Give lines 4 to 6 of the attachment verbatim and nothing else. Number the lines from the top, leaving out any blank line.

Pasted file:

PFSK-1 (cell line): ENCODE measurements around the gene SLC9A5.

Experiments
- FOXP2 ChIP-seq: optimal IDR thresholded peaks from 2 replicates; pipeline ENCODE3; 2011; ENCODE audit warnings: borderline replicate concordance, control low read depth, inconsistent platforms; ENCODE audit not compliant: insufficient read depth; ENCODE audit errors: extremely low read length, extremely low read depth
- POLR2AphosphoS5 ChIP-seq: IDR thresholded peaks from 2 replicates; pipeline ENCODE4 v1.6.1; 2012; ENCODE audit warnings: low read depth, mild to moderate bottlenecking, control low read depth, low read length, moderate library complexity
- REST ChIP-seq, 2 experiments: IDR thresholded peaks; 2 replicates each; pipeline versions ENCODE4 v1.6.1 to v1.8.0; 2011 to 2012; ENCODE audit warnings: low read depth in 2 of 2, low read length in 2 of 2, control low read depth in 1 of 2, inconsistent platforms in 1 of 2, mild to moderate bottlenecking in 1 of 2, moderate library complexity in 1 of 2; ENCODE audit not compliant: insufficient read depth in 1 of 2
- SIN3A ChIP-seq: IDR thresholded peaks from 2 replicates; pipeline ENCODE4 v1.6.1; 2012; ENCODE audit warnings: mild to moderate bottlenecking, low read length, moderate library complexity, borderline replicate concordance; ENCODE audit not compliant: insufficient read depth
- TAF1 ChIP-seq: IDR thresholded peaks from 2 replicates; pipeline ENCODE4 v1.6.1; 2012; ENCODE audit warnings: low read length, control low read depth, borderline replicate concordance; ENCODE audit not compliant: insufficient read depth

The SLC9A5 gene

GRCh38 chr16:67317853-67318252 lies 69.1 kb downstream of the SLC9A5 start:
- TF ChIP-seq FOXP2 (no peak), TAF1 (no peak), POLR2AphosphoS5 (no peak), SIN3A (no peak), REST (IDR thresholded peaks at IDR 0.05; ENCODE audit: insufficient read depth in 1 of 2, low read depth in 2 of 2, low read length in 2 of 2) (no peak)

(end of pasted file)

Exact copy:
- POLR2AphosphoS5 ChIP-seq: IDR thresholded peaks from 2 replicates; pipeline ENCODE4 v1.6.1; 2012; ENCODE audit warnings: low read depth, mild to moderate bottlenecking, control low read depth, low read length, moderate library complexity
- REST ChIP-seq, 2 experiments: IDR thresholded peaks; 2 replicates each; pipeline versions ENCODE4 v1.6.1 to v1.8.0; 2011 to 2012; ENCODE audit warnings: low read depth in 2 of 2, low read length in 2 of 2, control low read depth in 1 of 2, inconsistent platforms in 1 of 2, mild to moderate bottlenecking in 1 of 2, moderate library complexity in 1 of 2; ENCODE audit not compliant: insufficient read depth in 1 of 2
- SIN3A ChIP-seq: IDR thresholded peaks from 2 replicates; pipeline ENCODE4 v1.6.1; 2012; ENCODE audit warnings: mild to moderate bottlenecking, low read length, moderate library complexity, borderline replicate concordance; ENCODE audit not compliant: insufficient read depth